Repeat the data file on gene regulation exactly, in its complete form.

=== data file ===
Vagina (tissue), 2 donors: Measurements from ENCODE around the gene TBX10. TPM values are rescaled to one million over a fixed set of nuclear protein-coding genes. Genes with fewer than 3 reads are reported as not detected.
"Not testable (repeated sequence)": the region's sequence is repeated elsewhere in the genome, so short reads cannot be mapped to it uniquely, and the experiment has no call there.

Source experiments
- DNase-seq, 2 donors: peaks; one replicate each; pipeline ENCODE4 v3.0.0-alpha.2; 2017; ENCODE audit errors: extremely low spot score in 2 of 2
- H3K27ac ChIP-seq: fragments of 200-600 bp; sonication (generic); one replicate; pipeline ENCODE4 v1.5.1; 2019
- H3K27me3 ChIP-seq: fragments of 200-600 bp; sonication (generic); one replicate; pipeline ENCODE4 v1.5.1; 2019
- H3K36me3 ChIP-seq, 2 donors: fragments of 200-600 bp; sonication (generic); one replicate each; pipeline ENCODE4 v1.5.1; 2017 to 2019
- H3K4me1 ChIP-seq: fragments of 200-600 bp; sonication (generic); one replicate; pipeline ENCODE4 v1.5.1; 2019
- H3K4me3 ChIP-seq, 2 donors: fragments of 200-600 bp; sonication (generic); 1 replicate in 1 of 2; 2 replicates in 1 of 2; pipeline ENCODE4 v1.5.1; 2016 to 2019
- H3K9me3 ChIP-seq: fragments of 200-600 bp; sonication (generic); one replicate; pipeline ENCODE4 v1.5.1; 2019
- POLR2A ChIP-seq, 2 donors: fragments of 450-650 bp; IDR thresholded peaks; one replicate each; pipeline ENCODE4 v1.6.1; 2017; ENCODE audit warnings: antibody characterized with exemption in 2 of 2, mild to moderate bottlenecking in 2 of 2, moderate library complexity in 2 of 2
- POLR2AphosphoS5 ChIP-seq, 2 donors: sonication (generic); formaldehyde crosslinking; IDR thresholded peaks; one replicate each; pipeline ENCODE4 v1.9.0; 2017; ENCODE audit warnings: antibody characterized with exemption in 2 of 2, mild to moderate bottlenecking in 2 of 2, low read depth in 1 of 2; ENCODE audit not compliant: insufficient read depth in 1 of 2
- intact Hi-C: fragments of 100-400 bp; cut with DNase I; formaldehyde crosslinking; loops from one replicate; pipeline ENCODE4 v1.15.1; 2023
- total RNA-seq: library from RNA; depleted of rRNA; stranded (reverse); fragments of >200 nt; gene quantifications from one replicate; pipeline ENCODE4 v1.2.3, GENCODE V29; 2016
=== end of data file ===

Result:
Vagina (tissue), 2 donors: Measurements from ENCODE around the gene TBX10. TPM values are rescaled to one million over a fixed set of nuclear protein-coding genes. Genes with fewer than 3 reads are reported as not detected.
"Not testable (repeated sequence)": the region's sequence is repeated elsewhere in the genome, so short reads cannot be mapped to it uniquely, and the experiment has no call there.

Source experiments
- DNase-seq, 2 donors: peaks; one replicate each; pipeline ENCODE4 v3.0.0-alpha.2; 2017; ENCODE audit errors: extremely low spot score in 2 of 2
- H3K27ac ChIP-seq: fragments of 200-600 bp; sonication (generic); one replicate; pipeline ENCODE4 v1.5.1; 2019
- H3K27me3 ChIP-seq: fragments of 200-600 bp; sonication (generic); one replicate; pipeline ENCODE4 v1.5.1; 2019
- H3K36me3 ChIP-seq, 2 donors: fragments of 200-600 bp; sonication (generic); one replicate each; pipeline ENCODE4 v1.5.1; 2017 to 2019
- H3K4me1 ChIP-seq: fragments of 200-600 bp; sonication (generic); one replicate; pipeline ENCODE4 v1.5.1; 2019
- H3K4me3 ChIP-seq, 2 donors: fragments of 200-600 bp; sonication (generic); 1 replicate in 1 of 2; 2 replicates in 1 of 2; pipeline ENCODE4 v1.5.1; 2016 to 2019
- H3K9me3 ChIP-seq: fragments of 200-600 bp; sonication (generic); one replicate; pipeline ENCODE4 v1.5.1; 2019
- POLR2A ChIP-seq, 2 donors: fragments of 450-650 bp; IDR thresholded peaks; one replicate each; pipeline ENCODE4 v1.6.1; 2017; ENCODE audit warnings: antibody characterized with exemption in 2 of 2, mild to moderate bottlenecking in 2 of 2, moderate library complexity in 2 of 2
- POLR2AphosphoS5 ChIP-seq, 2 donors: sonication (generic); formaldehyde crosslinking; IDR thresholded peaks; one replicate each; pipeline ENCODE4 v1.9.0; 2017; ENCODE audit warnings: antibody characterized with exemption in 2 of 2, mild to moderate bottlenecking in 2 of 2, low read depth in 1 of 2; ENCODE audit not compliant: insufficient read depth in 1 of 2
- intact Hi-C: fragments of 100-400 bp; cut with DNase I; formaldehyde crosslinking; loops from one replicate; pipeline ENCODE4 v1.15.1; 2023
- total RNA-seq: library from RNA; depleted of rRNA; stranded (reverse); fragments of >200 nt; gene quantifications from one replicate; pipeline ENCODE4 v1.2.3, GENCODE V29; 2016